Women Making A Difference

There is not a lot of politics on GovLoop for a reason. But I think its important to take a moment and recognize a group of women in government that have made a difference – specifically women political leaders.

The Alice Awards, named after suffragist Alice Paul – a key figure in the 19th Amendment fight that gave women the right to vote, honored Senators Dianne Feinstein (D-California) and Olympia J. Snowe (R-Maine). You can read more about the awards here.

Dianne Feinstein was the first woman mayor of San Francisco. She had been President of the San Francisco Board of Supervisors, and succeeded Mayor George Moscone in 1978 when he and Supervisor Harvey Milk were assassinated by former Supervisor Dan White. In 1990, Feinstein became the first woman to win a major party nomination for Governor of California (no woman has ever been elected Governor of California). She lost that election to the-US Senator Pete Wilson. Ironically, Feinstein’s rise to prominence came off the heels of that election.

Pete Wilson vacated his US Senate seat when he was inaugurated as Governor. He appointed a successor and a special election was held in November 1992 for the remainder of the term. Feinstein won the Democratic nomination for the special election and defeated Interim US Senator John Seymour (Wilson’s appointee) in the general. Feinstein became the first woman to represent California in the US Senate (having been sworn in 11/10/1992, and when Barbara Boxer was sworn in the following January – it became the first time in history that a state was served by two women simultaneously in the US Senate.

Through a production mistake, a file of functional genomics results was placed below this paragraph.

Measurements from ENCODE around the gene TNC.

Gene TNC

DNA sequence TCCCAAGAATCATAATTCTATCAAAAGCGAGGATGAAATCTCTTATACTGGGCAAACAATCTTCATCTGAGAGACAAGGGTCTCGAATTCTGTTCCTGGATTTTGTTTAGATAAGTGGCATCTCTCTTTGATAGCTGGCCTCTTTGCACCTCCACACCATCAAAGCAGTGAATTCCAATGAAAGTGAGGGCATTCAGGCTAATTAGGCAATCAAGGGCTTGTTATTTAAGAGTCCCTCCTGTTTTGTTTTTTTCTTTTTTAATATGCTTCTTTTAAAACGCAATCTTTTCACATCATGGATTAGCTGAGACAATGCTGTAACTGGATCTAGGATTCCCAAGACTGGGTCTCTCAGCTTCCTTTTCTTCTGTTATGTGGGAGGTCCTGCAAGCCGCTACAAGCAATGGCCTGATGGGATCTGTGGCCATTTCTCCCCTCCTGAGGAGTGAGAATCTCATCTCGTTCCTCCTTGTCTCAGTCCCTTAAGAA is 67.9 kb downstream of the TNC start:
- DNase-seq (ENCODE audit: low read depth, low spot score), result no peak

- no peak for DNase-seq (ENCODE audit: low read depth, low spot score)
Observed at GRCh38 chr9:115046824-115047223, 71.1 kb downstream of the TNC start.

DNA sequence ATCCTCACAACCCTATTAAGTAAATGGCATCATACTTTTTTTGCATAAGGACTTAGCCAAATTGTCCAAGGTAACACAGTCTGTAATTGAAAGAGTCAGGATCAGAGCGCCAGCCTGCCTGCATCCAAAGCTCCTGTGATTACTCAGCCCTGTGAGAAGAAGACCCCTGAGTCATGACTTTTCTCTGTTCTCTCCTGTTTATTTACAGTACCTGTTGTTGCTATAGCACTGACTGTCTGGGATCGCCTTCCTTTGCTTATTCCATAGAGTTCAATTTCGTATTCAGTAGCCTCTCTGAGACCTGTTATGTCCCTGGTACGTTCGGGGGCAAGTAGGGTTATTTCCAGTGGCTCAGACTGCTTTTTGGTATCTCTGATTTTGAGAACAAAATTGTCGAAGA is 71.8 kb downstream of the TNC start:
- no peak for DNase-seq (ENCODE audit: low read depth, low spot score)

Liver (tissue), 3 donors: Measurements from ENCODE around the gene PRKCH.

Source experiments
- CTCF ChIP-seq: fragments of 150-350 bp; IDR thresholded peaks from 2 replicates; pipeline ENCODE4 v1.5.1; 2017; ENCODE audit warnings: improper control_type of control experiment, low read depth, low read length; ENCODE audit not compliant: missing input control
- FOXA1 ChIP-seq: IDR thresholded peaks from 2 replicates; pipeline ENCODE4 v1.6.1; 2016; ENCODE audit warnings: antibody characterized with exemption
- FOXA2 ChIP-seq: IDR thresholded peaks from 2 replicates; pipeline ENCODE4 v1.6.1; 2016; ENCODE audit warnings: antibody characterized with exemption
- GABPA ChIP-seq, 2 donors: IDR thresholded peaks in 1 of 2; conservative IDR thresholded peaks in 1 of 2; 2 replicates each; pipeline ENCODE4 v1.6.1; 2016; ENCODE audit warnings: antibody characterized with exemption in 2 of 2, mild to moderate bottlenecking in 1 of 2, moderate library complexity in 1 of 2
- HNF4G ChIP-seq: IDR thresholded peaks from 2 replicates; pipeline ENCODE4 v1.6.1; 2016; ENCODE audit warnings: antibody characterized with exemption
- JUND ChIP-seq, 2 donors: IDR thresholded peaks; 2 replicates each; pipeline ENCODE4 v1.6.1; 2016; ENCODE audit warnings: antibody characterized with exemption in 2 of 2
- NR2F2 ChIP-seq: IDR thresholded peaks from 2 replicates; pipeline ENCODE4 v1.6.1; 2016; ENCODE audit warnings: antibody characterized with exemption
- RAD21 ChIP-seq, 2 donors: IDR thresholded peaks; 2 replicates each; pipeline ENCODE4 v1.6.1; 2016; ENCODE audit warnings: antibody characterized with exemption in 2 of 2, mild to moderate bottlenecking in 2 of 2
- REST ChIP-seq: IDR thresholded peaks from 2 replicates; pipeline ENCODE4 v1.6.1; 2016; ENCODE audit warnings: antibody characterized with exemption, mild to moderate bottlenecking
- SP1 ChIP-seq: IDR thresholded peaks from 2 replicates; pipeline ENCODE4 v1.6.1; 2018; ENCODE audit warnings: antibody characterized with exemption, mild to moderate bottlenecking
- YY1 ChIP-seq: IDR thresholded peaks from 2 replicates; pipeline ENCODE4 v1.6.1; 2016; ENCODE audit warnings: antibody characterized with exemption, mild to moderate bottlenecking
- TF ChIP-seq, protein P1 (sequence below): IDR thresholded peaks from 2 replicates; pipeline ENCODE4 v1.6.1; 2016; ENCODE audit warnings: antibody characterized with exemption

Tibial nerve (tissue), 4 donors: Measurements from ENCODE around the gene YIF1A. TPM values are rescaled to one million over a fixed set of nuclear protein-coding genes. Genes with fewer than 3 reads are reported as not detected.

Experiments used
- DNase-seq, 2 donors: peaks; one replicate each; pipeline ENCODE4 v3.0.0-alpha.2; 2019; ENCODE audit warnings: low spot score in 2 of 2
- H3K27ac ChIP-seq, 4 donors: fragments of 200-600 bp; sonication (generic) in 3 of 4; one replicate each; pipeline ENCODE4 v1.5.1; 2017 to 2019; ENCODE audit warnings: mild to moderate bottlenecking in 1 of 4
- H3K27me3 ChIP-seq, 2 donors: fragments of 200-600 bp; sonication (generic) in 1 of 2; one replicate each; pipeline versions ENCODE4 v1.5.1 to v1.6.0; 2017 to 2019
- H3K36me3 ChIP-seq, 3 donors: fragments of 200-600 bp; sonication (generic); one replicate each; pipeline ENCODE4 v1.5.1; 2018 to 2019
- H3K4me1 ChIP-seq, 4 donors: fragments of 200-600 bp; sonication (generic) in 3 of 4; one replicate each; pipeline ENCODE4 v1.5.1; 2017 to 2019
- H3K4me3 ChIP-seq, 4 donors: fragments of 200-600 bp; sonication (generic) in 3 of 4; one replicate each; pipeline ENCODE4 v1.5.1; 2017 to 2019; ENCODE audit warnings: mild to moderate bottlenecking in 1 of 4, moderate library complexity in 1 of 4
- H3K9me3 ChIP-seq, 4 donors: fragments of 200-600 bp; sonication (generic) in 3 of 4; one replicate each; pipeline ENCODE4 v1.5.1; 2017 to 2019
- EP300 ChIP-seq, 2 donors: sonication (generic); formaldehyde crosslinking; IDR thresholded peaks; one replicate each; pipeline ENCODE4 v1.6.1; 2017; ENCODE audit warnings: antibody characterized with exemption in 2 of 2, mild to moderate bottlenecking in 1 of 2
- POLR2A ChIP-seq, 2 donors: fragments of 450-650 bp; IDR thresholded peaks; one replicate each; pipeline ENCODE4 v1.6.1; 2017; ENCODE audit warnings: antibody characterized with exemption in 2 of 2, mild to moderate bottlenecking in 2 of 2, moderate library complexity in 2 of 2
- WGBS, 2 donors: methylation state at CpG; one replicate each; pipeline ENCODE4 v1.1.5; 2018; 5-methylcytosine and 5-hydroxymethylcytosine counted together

Feinstein has since become the first woman to chair the US Senate Rules and Administration Committee as well as the US Senate Intelligence Committee. She is well known for her adamant support of gun control, commenting to her colleague Larry Craig in the 1994 Assault Weapons Ban debate that she “…has seen the effects of gun violence first hand” recounting her experience of the Moscone/Milk assassinations, where she was the first to arrive on the scene after the shots were fired.

Olympia J. Snowe was first elected to the Maine State Legislature upon the death of her husband, Peter Snowe. After serving out his term, she was re-elected to a full term in 1974. In 1976 she was elected to the Maine Senate, and in 1978 she was elected to the US House, becoming the second woman to serve Maine in the US Congress (the first having been Margaret Chase Smith). After serving 8 terms in the US House, Snowe was elected to the United States Senate in 1994.

Olympia Snowe is famous for her independent voting record. She was a member of the Gang of 14, who wished to take partisan politicking out of the US Senate’s confirmation process. Snowe has previously co-chaired the Bi-Partisan Congressional Women’s Caucus, after Republican co-founder Margaret Heckler R-Massachusetts was defeated for re-election in 1982.

Snowe became the first woman to chair the US Senate Committee on Small Business and Entrepreneurship in 2003, becoming Ranking Member in 2007 when Democrats regained control of the US Senate. In 2009 when Mary Landrieu D-Louisiana took over the chairmanship from John Kerry, making the US Senate Small Business and Entrepreneurship the first to have a woman serve as chair and a woman serve as ranking member simultaneously.

Snowe and Feinstein are both up for re-election. They have served with distinction and have shattered a lot of glass ceilings in their careers. I hope there will be many more like them in the future.

Leave a Comment

Leave a comment

Leave a Reply